I suspect that if an agent comes across a query in which no attempt to follow the format has been made, they must instantly wonder what it would be like having to work with that person. Perhaps I'm a bit sorry for the plain ignorant ones, but the 'Hey look at me, I'm a genius' style of approach made my toes curl. Egocentricity is the enemy of good writing."

"I have been sending a fair share of queries to literary agents. Over the course of several months, my query letter has improved based on revision and commentary such as QueryFail. If you are going to enter this lonely industry of writing, you need to be realistic and expect rejection after rejection after rejection. As long as the agents maintain the anonymity of these queries—I really see no problem. The truth often hurts, but it will all go away once that first acceptance comes your way. I actually found some of the posting very funny. We need to laugh more and stop being so serious."

"I read some of the comments by agents on Queryfail and did find some of the comments to be derogatory and mocking. It's one thing if you submit your query to somewhere like Janet Reid's QueryShark where you know it will be posted publicly and you expect direct (and sometimes harsh) feedback. It did not seem as if these writers knew their letters would be tabloid fodder. I think for entertainment purposes it was a hit, sort of like watching reality television and laughing at another's misery. However, if the intent was truly to help new authors improve their query technique, I believe you learn much more from positive examples rather than negative ones. I realize many others found it hilarious so this is just one dissenting opinion."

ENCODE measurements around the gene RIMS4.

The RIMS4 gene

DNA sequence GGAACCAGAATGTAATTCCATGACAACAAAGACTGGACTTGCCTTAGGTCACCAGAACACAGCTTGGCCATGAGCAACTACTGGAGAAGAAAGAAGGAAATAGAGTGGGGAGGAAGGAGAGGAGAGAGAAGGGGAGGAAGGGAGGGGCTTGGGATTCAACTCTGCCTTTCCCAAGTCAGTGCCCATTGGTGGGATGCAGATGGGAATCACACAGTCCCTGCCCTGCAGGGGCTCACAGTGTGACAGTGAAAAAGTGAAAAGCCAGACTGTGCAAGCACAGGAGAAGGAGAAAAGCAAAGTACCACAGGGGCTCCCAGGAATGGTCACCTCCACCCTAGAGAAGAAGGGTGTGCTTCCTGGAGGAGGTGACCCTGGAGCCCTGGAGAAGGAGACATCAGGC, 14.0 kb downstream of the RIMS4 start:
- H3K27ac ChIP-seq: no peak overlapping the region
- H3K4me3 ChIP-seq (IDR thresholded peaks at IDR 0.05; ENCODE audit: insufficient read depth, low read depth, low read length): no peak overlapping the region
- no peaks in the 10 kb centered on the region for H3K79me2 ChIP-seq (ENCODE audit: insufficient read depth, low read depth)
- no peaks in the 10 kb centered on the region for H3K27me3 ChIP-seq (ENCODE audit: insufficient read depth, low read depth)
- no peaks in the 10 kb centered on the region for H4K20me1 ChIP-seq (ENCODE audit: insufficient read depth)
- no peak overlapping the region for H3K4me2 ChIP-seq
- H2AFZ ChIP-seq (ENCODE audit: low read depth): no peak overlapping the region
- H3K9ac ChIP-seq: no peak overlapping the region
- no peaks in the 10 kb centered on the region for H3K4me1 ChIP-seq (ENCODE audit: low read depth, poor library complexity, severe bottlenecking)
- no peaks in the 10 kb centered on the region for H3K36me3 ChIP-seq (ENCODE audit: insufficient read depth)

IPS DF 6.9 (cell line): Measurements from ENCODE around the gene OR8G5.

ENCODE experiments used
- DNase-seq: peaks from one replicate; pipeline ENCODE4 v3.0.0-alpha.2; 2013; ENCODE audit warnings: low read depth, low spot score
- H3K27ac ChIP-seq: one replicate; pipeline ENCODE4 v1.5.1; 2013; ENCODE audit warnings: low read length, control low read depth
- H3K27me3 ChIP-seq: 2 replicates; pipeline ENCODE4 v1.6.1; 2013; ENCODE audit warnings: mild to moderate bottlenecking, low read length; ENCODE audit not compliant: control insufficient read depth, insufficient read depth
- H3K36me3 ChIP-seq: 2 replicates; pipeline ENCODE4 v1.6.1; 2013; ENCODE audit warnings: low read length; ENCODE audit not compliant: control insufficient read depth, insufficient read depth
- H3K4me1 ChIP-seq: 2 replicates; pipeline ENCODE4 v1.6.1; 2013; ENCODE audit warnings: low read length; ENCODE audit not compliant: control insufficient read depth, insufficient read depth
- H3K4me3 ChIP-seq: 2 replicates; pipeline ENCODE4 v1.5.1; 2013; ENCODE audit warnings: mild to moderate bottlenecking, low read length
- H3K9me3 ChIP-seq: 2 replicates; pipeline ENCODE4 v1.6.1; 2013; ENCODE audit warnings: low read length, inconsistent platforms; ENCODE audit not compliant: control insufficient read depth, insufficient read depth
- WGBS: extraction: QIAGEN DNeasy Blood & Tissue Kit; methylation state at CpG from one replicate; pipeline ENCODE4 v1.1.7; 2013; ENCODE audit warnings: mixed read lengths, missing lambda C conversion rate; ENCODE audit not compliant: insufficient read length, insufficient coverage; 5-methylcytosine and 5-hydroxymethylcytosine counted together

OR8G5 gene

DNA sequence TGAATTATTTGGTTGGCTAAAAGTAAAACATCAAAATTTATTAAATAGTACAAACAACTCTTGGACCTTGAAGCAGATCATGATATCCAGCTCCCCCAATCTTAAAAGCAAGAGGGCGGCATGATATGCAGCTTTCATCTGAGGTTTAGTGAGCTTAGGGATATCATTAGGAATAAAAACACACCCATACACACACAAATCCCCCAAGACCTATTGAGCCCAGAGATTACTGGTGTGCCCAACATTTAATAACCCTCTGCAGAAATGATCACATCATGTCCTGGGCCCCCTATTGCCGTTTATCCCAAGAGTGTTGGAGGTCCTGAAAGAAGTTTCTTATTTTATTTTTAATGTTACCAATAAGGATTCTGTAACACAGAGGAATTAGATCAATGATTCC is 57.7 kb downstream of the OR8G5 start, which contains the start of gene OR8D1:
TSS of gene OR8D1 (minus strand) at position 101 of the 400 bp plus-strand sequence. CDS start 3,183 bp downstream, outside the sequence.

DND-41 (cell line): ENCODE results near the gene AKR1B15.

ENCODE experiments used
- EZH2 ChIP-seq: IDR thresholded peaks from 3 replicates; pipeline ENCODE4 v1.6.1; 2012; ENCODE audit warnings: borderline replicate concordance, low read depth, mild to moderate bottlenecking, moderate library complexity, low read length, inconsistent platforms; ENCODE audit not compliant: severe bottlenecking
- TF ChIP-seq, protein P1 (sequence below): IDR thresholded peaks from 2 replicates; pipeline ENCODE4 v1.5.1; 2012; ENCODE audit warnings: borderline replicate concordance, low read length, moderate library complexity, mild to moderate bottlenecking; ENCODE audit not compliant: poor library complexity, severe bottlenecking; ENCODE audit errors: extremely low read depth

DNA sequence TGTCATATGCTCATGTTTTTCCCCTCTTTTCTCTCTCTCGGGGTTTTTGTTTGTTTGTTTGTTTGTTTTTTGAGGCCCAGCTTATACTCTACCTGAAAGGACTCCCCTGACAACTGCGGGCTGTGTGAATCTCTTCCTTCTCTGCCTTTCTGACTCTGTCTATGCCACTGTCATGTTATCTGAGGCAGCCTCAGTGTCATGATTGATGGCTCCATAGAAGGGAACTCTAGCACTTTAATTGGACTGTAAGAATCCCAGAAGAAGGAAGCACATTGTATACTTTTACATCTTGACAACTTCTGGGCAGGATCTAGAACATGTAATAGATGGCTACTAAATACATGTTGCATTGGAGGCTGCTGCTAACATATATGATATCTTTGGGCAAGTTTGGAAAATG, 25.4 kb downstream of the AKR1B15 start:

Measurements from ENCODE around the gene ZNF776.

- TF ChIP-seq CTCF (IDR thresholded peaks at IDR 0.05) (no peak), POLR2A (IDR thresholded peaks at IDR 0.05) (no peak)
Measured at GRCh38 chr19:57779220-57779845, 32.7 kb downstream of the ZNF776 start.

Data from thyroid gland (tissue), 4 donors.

"I believe it is highly unprofessional and a betrayal of trust."

"As someone who has failed at querying for years and years and years, I took no offense, because the failed queries all had egregious errors and the cloak of anonymity had been tossed down. It is possible to write a masterful query letter and still not entice an agent. These were failed queries so much as query blunders."

"I'd just like to say that the comments on the above forum/blog/twitter are a very bad sign. It proves, beyond doubt, that many agents are totally contemptuous of writers, despite the fact that they would be landlocked ships without them.